Enterococcus is a type of bacteria that is typically present in the gut and bowel.
In some cases, this bacterium can also be found in the mouth or vaginal tract.
In healthy people, or when present in normal amounts, Enterococcus does not usually cause a problem.
But if it spreads to other areas of the body, it may cause life-threatening infections. People in hospital settings or who have underlying health conditions are at a higher risk of developing an infection.
While there are 17 or more species of Enterococcus, only two are commonly found in humans: E. faecalis and E. faecium.
This article focuses on E. faecalis, its associated infections, how it is transmitted, and treatment options.
Until 1984, E. faecalis was known as Streptococcus faecalis. Scientists previously categorized the bacteria as part of the genus Streptococcus.
According to the Centers for Disease Control and Prevention (CDC), E. faecalis is responsible for approximately 80 percent of cases of human infection.
The bacteria can cause infection in people when it enters wounds, blood, or urine. People with weakened immune systems are particularly at risk, such as those who:
- have weak immunity due to disease or surgery
- are undergoing cancer treatment
- are on dialysis
- are receiving an organ transplant
- have HIV or AIDS
- have had a root canal
People in hospital settings are particularly vulnerable to E. faecalis infection because hospitalized patients tend to have reduced immunity. The common use of intravascular and urinary catheter devices can also contribute to the spread of infection, as these instruments frequently harbor the E. faecalis bacteria.
E. faecalis is believed to be one of the top three leading causes of hospital-acquired infection.
E. faecalis contributes to a number of infections in people, some of which can be life-threatening.
The bacteria may cause:
- bacteremia, the presence of bacteria in the blood
- abdominal and pelvic infections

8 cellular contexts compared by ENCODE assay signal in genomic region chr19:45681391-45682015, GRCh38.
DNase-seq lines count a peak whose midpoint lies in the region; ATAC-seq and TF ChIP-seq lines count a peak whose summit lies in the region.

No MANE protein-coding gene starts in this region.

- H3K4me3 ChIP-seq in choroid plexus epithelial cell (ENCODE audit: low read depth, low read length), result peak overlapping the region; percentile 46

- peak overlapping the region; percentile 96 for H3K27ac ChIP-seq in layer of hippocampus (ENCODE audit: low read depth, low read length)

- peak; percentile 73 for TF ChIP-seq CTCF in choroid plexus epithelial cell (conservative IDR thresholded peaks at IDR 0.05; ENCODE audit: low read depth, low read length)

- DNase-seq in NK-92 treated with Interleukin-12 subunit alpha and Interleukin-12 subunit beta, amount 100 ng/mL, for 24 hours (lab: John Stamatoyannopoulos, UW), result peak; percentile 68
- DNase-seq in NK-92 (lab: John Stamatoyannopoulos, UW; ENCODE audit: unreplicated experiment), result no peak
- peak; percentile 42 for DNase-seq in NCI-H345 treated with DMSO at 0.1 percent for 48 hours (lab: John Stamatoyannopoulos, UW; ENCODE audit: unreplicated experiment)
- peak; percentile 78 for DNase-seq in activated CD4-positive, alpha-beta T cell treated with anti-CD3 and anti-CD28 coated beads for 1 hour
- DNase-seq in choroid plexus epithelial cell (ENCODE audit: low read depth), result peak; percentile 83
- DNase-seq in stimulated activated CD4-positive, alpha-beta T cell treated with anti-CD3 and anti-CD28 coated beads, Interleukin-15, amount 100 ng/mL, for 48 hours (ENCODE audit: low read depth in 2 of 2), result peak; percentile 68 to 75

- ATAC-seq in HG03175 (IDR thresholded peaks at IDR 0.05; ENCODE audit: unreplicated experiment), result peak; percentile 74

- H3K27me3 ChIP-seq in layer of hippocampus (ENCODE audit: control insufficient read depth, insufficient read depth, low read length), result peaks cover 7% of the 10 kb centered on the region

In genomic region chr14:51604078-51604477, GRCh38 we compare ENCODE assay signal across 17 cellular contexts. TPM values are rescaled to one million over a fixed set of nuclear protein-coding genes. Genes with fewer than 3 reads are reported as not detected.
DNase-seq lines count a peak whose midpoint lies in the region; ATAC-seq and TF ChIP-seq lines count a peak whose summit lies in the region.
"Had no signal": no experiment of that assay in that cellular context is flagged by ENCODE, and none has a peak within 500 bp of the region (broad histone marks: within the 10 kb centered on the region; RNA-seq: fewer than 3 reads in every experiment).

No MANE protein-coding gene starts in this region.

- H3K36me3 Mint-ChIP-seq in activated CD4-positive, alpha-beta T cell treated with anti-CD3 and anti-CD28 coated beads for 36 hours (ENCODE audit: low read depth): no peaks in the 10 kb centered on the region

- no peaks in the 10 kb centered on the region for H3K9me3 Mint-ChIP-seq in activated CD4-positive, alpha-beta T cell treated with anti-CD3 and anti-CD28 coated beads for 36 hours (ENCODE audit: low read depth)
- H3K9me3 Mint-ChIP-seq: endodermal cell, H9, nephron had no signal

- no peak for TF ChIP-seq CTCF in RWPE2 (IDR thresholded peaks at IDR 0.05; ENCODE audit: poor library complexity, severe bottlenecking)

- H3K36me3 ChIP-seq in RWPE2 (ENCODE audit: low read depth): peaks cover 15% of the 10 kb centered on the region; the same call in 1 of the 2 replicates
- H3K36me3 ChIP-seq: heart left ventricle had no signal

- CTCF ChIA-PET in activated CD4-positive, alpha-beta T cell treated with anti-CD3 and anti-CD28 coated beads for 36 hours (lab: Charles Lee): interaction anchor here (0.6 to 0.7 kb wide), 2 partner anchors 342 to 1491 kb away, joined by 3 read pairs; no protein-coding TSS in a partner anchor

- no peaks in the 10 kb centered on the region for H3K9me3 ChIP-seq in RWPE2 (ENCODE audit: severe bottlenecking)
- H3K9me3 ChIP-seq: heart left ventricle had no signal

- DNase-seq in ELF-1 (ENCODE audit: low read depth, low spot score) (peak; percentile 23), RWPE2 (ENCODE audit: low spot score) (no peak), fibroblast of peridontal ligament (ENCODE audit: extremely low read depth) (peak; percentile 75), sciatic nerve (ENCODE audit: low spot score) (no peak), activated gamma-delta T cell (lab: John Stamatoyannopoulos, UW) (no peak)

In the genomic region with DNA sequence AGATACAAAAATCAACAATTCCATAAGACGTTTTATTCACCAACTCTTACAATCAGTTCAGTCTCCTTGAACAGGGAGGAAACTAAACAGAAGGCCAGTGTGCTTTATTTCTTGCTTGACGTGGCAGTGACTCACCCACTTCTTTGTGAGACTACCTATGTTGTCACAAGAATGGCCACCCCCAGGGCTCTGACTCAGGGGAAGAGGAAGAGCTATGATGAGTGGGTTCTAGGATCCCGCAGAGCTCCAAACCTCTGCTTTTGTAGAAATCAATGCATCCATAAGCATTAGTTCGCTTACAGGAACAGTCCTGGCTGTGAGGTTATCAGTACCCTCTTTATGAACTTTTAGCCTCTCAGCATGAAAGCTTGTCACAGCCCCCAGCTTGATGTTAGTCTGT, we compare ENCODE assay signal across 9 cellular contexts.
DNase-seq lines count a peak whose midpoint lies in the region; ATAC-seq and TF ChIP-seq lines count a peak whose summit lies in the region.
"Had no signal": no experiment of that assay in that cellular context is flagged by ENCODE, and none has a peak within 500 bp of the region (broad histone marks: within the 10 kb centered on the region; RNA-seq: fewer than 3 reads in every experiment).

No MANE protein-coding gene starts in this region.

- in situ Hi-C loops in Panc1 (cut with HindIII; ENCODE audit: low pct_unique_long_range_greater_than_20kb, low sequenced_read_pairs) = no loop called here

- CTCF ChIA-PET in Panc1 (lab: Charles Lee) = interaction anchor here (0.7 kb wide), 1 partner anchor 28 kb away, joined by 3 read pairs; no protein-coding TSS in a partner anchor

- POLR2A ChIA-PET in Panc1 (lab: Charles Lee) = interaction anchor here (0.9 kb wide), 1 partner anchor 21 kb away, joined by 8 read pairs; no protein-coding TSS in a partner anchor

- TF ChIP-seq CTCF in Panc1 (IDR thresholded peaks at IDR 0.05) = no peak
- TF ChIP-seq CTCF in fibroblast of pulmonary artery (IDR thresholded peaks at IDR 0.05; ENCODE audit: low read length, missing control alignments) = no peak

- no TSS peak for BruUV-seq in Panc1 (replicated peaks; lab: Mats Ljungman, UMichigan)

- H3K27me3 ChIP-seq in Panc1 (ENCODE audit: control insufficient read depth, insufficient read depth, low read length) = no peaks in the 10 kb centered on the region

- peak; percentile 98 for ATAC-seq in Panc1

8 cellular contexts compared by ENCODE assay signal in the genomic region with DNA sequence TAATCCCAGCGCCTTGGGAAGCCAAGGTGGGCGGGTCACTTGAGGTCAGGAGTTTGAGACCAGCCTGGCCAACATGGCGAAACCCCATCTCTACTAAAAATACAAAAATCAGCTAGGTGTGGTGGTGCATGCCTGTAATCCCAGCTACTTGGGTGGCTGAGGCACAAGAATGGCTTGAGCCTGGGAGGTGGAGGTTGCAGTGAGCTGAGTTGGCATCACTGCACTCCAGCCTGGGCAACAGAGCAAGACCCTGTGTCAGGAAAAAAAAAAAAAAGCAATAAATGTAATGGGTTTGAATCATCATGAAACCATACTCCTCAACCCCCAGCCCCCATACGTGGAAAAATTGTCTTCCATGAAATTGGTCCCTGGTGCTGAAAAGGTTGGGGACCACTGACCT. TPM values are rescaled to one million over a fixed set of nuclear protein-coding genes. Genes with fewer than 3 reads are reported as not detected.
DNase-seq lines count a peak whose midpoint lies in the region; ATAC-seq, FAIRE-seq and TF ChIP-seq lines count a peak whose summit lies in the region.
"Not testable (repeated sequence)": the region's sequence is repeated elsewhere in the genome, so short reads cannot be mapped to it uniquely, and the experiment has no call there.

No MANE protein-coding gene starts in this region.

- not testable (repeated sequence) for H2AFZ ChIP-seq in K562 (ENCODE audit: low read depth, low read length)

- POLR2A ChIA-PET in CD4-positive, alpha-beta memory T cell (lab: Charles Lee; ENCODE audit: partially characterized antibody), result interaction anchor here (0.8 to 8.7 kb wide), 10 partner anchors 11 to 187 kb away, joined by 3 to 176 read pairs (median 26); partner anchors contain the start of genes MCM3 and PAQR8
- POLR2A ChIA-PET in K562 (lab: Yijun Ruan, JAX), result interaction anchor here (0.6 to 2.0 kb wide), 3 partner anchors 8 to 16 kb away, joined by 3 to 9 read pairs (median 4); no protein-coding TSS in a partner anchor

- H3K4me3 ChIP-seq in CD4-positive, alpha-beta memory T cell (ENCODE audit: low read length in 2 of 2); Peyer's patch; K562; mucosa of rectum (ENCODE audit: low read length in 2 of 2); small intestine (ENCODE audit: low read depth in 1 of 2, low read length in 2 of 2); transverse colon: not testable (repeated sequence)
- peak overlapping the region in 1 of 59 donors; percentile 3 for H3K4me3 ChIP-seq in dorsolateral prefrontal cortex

- urinary tract infections
- oral infections, particularly with root canals
- septicemia, or blood poisoning
- wound infections
- endocarditis, an infection of the lining of the heart
- enterococcal meningitis, an uncommon form of meningitis
Symptoms of E. faecalis infection depend on the location of the infection. They can include:
- painful urination
- stomach cramping
E. faecalis has both natural and acquired immunity from antibiotic treatment. As a result, it is one of the most antibiotic-resistant types of bacteria.
The bacteria can also tolerate a variety of conditions. It can survive in a range of temperatures and acidic or alkaline environments.
E. faecalis can resist many antibiotic treatments due to:
- Biofilm formation: The bacteria can bind together to form a thin but sturdy layer, known as a biofilm, which can stick firmly to a surface.
- Nutritional needs: E. faecalis can endure long periods of time without a nutritional source. It can even use the serum in the blood as a source of nutrition.
- Penicillin-binding proteins (PBPs): These proteins make E. faecalis naturally resistant to penicillin. Penicillin inhibits E. faecalis activity but it does not destroy the bacterial cells.
- Environmental folic acid absorption: Bacteria require folic acid to grow. Most cannot absorb it from the environment so must make their own. Medications that interfere with the production of folic acid can often destroy bacterial infections. However, E. faecalis can absorb folic acid from the environment, so these medications have little effect.